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15 November



Bangkok, Thailand

The Kenan Institute Asia, collaborating with JJN in an ongoing research project on Inclusive Industrialization for ASEAN, hosted a research workshop in Central Bangkok to present initial findings of the project to local stakeholders involved in the electronics sector. The event brought together representatives from the Department of Skill Development, the Department of Labor Protection and Welfare, Thailand Development Research Institute, the Good Electronics Network, the Electrical and Electronics Institute, the companies Western Digital and Electronics Industry Public Company Ltd (EIC).

Researchers from the Kenan Institute presented preliminary findings at the workshop based on their survey of 60 firms and 200 workers, technical staff and managers. The survey linked questions on firm-level investment and value chain participation with indicators for workforce development, including wages, training, working conditions and promotion. The researchers also conducted 40 interviews with experts from the public and private sector.

The presentation of preliminary findings was followed by a vivid discussion on current issues in the industry by the present stakeholders. Some of the take-aways from the discussion were as follows:

• Large companies, such as EIC and Western Digital, are constantly modernizing their production, including highly automated processes. This leads to a decrease in the demand for low-skilled workers, whereas their demand for technicians has risen in the last years.

• Firm representatives stated that the adoption of high-end technology in production also helps to balance temporary shortages of labor. In the past, many firms have been facing labor shortages, especially where technicians are concerned.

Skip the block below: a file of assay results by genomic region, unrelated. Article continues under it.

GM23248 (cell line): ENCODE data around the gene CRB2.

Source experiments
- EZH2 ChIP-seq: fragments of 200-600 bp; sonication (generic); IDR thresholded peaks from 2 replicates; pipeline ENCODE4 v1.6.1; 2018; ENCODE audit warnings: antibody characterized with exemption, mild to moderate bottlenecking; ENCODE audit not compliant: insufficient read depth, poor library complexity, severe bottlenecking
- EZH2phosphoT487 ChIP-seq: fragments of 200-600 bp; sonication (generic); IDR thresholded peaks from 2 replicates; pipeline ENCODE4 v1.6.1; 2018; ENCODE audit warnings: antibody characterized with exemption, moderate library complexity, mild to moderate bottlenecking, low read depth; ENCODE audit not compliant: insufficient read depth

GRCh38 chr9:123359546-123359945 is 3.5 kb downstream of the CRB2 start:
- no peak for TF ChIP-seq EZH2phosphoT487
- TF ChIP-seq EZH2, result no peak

• Large firms are capable of adopting new production technology more easily, often supported by their headquarters based in the U.S., Japan or Europe. Many medium and small enterprises involved in component production do not have the same access to technology and financing options. This is why they primarily rely on labor-intensive production processes.

• Stakeholders highlighted the need for increased collaboration between the government, electronics firms and training institutions to close the skill mismatch of workers and open positions.

• A study by the Good Electronics Network cites case studies of workers increasingly laid-off due to the adoption of technology in the Thai electronics sector. At the same time, re-skilling and up-skilling programs by firms and the government are less accessible to production workers as compared to workers at the supervisory level.

The solutions brought forth by the workshop participants include the sector-wide implementation of re-skilling and up-skilling programs with special focus on production line workers, and the effective promotion of the Thailand Labor Standard.

The primary data will be analysed in more detail, while other research institutions of the project will contribute comparable evidence from Myanmar and Vietnam. This will provide a great opportunity to draw lessons from three country experiences in ASEAN to inform policies for inclusive sector development.


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